I’ve been a fan of this style for a v. long time now: ivy style. It’s that preppy yet smart college look that go oh-so-well with some “hipster frames”. However, it’s not often you see women go for the full look or even pull it off when they do. So of course going through my weekly news feed from lookbook.nu and spotting one of Nancy Z.‘s looks really inspired me to write this post.
Nancy’s look is only one example of a palette of colours you can use.
Usually green and red would resemble too much of a christmas theme and you need to be careful with this, especially this spring/summer season since there are so many bright colours. Nancy’s look worked because of the simple toned down colours and a mellow yellow that wasn’t too bright and slightly standout since it was intertwined in a pattern (and not a solid bold colour on the fabrics). Army green and burgundy flow nicely to connect the outfit. Then, of course, ACCESSORIZE. ALWAYS. (if you’re going for a COMPLETE outfit and not just a weekend, laid-back look.)
Nancy’s Paul Smith scarf is indeed the cherry ontop to complete the look. It almost seems as if she started with the scarf and everything else was used to match the scarf… instead of adding the scarf in the end. Sometimes thinking backwards doesn’t hurt.
Above you can see a similar ivy look for women without the “COMPLETE look” aka. no body accessories. Perfect example how it’s not necessary to have a scarf or bracelet to have an outfit, especially if you just want what I call a laid-back look. But here, you see that she’s wearing “hipster frames” (as previously mentioned). The frames are a perfect addition to the outfit since for people who wear contacts on a daily basis, wearing frames is the perfect laid-back look. Even then, if you don’t normally wear contacts, frames finish off the outfit with an ivy league message–without the frames, the outfit just says smart but with, the outfit implies a more college look. (However, I wouldn’t recommend the frames for Nancy’s look since it already had such a chunky accessory piece that with frames, it would look like the outfit was engulfing the person, which I personally wouldn’t recommend for an everyday outfit.) Again, going back to a colour palette that works:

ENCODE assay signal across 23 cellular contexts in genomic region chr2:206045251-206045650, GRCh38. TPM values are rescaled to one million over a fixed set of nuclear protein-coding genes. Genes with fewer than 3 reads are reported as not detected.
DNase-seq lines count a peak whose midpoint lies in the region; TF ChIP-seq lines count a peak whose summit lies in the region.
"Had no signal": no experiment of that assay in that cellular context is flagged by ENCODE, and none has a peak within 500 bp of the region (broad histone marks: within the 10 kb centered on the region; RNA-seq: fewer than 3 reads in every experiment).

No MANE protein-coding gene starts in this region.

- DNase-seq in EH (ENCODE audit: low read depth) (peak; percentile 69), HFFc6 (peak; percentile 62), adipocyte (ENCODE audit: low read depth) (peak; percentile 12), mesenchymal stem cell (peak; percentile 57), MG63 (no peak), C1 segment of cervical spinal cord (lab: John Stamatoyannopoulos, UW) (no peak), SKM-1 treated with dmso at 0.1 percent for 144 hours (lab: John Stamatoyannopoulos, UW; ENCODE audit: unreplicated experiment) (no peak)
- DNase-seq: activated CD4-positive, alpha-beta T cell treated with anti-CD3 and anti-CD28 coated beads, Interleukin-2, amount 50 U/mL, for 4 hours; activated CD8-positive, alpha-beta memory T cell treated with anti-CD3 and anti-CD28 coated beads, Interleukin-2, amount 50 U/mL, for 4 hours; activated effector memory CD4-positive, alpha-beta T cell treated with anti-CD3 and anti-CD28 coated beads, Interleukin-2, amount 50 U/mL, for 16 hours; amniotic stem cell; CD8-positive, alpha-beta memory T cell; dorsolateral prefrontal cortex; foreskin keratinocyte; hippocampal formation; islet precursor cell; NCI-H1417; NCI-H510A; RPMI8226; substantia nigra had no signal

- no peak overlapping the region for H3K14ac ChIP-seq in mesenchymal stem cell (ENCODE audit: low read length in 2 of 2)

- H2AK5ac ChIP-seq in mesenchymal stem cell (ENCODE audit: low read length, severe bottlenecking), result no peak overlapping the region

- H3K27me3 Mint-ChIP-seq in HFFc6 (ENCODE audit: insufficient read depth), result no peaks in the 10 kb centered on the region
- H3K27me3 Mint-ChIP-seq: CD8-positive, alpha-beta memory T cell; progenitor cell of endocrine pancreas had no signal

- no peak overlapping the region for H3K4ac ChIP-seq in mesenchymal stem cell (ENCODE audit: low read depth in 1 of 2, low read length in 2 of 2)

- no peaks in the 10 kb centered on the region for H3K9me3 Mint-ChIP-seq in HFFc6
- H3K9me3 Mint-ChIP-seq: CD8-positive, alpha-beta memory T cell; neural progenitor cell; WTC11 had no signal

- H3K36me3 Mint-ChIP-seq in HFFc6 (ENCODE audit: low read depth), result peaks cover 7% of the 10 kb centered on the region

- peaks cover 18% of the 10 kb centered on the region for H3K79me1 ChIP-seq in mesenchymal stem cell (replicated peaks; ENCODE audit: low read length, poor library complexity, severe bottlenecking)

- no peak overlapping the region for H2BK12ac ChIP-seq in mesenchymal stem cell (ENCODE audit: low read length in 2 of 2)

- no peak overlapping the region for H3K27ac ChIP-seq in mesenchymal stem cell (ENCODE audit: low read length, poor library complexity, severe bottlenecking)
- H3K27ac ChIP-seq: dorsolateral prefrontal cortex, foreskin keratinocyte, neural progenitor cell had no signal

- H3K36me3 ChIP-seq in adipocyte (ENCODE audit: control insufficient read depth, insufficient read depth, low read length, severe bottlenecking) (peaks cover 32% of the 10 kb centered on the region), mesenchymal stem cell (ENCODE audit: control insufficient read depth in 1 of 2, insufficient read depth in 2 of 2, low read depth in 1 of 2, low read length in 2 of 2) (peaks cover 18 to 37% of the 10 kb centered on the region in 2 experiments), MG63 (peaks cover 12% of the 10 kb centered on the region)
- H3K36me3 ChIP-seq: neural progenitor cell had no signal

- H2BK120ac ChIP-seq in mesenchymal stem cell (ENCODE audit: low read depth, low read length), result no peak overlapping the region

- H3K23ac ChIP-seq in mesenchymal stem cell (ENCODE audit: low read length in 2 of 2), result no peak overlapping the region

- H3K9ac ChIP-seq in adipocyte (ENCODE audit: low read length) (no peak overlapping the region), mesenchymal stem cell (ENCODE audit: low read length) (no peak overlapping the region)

A key tip is that when working with a true black (or white), avoid too many colours–limit it to one accent colour and the rest to neutral. I’ve laid out some more guidelines in my previous post. Notice how Nancy’s palette does have a dark colour but it’s a dark WARM tone (dark brown) that doesn’t overpower like the true black (or a white) in Marie’s outfit. D’accord, je bessoin d’arret ici. Or I’ll just keep going and miss froyo with my friends.